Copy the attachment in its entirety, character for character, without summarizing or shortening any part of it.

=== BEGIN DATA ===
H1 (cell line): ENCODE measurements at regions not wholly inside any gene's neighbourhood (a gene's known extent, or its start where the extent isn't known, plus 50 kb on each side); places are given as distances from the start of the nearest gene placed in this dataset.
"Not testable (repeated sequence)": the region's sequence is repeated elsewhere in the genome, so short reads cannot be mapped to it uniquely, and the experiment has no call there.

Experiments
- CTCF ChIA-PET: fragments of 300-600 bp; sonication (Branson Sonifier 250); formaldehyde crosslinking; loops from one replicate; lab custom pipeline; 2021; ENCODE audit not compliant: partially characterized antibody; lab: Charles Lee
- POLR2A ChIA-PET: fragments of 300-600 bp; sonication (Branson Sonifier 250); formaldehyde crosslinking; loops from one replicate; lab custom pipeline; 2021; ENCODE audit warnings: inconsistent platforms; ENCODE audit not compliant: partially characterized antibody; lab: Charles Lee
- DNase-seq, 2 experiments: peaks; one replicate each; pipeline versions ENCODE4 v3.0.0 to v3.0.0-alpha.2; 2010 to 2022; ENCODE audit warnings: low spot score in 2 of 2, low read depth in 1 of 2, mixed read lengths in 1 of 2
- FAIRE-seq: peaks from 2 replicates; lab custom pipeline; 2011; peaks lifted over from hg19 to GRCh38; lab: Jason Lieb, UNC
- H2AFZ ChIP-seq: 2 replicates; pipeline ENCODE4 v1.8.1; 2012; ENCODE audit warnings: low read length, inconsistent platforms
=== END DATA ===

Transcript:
H1 (cell line): ENCODE measurements at regions not wholly inside any gene's neighbourhood (a gene's known extent, or its start where the extent isn't known, plus 50 kb on each side); places are given as distances from the start of the nearest gene placed in this dataset.
"Not testable (repeated sequence)": the region's sequence is repeated elsewhere in the genome, so short reads cannot be mapped to it uniquely, and the experiment has no call there.

Experiments
- CTCF ChIA-PET: fragments of 300-600 bp; sonication (Branson Sonifier 250); formaldehyde crosslinking; loops from one replicate; lab custom pipeline; 2021; ENCODE audit not compliant: partially characterized antibody; lab: Charles Lee
- POLR2A ChIA-PET: fragments of 300-600 bp; sonication (Branson Sonifier 250); formaldehyde crosslinking; loops from one replicate; lab custom pipeline; 2021; ENCODE audit warnings: inconsistent platforms; ENCODE audit not compliant: partially characterized antibody; lab: Charles Lee
- DNase-seq, 2 experiments: peaks; one replicate each; pipeline versions ENCODE4 v3.0.0 to v3.0.0-alpha.2; 2010 to 2022; ENCODE audit warnings: low spot score in 2 of 2, low read depth in 1 of 2, mixed read lengths in 1 of 2
- FAIRE-seq: peaks from 2 replicates; lab custom pipeline; 2011; peaks lifted over from hg19 to GRCh38; lab: Jason Lieb, UNC
- H2AFZ ChIP-seq: 2 replicates; pipeline ENCODE4 v1.8.1; 2012; ENCODE audit warnings: low read length, inconsistent platforms